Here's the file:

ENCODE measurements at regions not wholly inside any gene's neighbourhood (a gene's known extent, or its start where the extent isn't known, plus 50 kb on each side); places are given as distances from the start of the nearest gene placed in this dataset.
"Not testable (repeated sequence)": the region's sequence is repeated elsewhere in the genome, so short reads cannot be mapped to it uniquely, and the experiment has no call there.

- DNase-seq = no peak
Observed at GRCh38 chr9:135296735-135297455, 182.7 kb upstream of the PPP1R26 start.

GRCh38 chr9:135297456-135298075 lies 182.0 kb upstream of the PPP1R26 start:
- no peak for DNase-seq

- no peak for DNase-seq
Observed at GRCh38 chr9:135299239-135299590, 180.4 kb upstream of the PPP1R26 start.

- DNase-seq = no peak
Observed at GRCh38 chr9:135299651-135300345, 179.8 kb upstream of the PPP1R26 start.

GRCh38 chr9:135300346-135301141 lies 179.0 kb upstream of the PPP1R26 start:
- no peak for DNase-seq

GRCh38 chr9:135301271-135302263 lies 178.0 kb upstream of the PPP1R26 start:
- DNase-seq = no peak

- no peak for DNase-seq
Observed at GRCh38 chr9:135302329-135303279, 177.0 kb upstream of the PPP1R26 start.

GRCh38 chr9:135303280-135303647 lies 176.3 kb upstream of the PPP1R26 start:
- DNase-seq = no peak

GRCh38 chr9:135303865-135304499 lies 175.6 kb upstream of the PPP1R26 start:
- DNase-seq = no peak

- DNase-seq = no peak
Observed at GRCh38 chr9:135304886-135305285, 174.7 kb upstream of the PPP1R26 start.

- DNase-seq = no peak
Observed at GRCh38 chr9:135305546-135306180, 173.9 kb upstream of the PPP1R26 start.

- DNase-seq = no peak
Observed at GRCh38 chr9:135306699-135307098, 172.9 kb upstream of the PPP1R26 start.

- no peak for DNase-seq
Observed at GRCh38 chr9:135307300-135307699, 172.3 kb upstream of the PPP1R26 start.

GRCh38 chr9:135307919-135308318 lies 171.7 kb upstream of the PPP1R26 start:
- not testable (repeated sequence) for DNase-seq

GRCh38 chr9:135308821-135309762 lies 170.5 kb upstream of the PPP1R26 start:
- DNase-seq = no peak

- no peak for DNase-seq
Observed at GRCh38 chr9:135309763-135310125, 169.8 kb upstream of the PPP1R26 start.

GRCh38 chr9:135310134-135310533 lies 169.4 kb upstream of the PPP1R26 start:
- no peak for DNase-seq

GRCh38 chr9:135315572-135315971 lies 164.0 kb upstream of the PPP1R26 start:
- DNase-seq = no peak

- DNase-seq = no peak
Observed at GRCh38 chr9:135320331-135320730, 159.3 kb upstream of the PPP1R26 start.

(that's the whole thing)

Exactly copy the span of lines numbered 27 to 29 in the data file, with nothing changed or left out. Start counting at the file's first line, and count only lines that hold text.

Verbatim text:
- no peak for DNase-seq
Observed at GRCh38 chr9:135307300-135307699, 172.3 kb upstream of the PPP1R26 start.

GRCh38 chr9:135307919-135308318 lies 171.7 kb upstream of the PPP1R26 start: